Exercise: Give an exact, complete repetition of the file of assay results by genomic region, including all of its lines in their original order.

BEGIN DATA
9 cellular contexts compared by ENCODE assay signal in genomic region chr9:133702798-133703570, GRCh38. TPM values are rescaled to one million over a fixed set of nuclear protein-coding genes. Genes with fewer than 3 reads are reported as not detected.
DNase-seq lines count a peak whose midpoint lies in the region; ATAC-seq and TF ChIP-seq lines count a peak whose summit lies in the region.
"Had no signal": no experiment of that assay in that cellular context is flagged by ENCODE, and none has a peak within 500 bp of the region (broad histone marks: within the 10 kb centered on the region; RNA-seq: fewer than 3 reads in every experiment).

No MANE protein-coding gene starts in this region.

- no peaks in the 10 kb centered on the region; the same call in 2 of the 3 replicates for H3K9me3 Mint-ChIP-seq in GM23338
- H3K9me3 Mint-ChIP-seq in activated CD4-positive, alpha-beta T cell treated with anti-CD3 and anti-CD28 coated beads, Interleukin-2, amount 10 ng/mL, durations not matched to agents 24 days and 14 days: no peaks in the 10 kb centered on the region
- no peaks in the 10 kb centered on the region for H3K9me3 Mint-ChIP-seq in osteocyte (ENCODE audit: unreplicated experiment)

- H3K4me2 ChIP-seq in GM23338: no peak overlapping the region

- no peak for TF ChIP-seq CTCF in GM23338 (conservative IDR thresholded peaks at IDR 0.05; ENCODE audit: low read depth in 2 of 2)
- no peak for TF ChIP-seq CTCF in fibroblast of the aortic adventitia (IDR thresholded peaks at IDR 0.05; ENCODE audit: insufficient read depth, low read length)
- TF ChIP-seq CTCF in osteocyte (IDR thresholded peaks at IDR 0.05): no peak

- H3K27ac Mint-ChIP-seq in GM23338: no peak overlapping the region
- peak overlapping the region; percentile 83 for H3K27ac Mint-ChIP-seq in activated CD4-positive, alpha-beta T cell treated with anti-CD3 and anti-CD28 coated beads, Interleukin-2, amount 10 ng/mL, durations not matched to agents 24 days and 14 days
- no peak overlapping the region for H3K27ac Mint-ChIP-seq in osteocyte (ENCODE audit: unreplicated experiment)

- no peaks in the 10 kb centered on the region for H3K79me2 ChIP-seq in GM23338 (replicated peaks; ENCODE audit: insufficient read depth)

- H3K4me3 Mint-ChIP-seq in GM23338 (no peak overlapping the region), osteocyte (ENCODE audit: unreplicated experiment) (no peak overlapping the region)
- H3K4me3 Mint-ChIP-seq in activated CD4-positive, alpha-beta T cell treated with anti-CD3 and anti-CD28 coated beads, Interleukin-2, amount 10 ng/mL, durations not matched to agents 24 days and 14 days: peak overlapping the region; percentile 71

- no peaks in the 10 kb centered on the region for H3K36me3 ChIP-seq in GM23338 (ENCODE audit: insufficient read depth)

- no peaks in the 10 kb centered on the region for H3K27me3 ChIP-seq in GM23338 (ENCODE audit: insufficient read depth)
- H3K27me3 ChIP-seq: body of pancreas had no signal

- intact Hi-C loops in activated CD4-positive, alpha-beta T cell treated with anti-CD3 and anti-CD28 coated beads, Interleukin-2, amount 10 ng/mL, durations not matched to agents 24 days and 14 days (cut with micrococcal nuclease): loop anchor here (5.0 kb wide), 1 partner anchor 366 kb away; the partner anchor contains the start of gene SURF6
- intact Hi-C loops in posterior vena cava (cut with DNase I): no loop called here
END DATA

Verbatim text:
9 cellular contexts compared by ENCODE assay signal in genomic region chr9:133702798-133703570, GRCh38. TPM values are rescaled to one million over a fixed set of nuclear protein-coding genes. Genes with fewer than 3 reads are reported as not detected.
DNase-seq lines count a peak whose midpoint lies in the region; ATAC-seq and TF ChIP-seq lines count a peak whose summit lies in the region.
"Had no signal": no experiment of that assay in that cellular context is flagged by ENCODE, and none has a peak within 500 bp of the region (broad histone marks: within the 10 kb centered on the region; RNA-seq: fewer than 3 reads in every experiment).

No MANE protein-coding gene starts in this region.

- no peaks in the 10 kb centered on the region; the same call in 2 of the 3 replicates for H3K9me3 Mint-ChIP-seq in GM23338
- H3K9me3 Mint-ChIP-seq in activated CD4-positive, alpha-beta T cell treated with anti-CD3 and anti-CD28 coated beads, Interleukin-2, amount 10 ng/mL, durations not matched to agents 24 days and 14 days: no peaks in the 10 kb centered on the region
- no peaks in the 10 kb centered on the region for H3K9me3 Mint-ChIP-seq in osteocyte (ENCODE audit: unreplicated experiment)

- H3K4me2 ChIP-seq in GM23338: no peak overlapping the region

- no peak for TF ChIP-seq CTCF in GM23338 (conservative IDR thresholded peaks at IDR 0.05; ENCODE audit: low read depth in 2 of 2)
- no peak for TF ChIP-seq CTCF in fibroblast of the aortic adventitia (IDR thresholded peaks at IDR 0.05; ENCODE audit: insufficient read depth, low read length)
- TF ChIP-seq CTCF in osteocyte (IDR thresholded peaks at IDR 0.05): no peak

- H3K27ac Mint-ChIP-seq in GM23338: no peak overlapping the region
- peak overlapping the region; percentile 83 for H3K27ac Mint-ChIP-seq in activated CD4-positive, alpha-beta T cell treated with anti-CD3 and anti-CD28 coated beads, Interleukin-2, amount 10 ng/mL, durations not matched to agents 24 days and 14 days
- no peak overlapping the region for H3K27ac Mint-ChIP-seq in osteocyte (ENCODE audit: unreplicated experiment)

- no peaks in the 10 kb centered on the region for H3K79me2 ChIP-seq in GM23338 (replicated peaks; ENCODE audit: insufficient read depth)

- H3K4me3 Mint-ChIP-seq in GM23338 (no peak overlapping the region), osteocyte (ENCODE audit: unreplicated experiment) (no peak overlapping the region)
- H3K4me3 Mint-ChIP-seq in activated CD4-positive, alpha-beta T cell treated with anti-CD3 and anti-CD28 coated beads, Interleukin-2, amount 10 ng/mL, durations not matched to agents 24 days and 14 days: peak overlapping the region; percentile 71

- no peaks in the 10 kb centered on the region for H3K36me3 ChIP-seq in GM23338 (ENCODE audit: insufficient read depth)

- no peaks in the 10 kb centered on the region for H3K27me3 ChIP-seq in GM23338 (ENCODE audit: insufficient read depth)
- H3K27me3 ChIP-seq: body of pancreas had no signal

- intact Hi-C loops in activated CD4-positive, alpha-beta T cell treated with anti-CD3 and anti-CD28 coated beads, Interleukin-2, amount 10 ng/mL, durations not matched to agents 24 days and 14 days (cut with micrococcal nuclease): loop anchor here (5.0 kb wide), 1 partner anchor 366 kb away; the partner anchor contains the start of gene SURF6
- intact Hi-C loops in posterior vena cava (cut with DNase I): no loop called here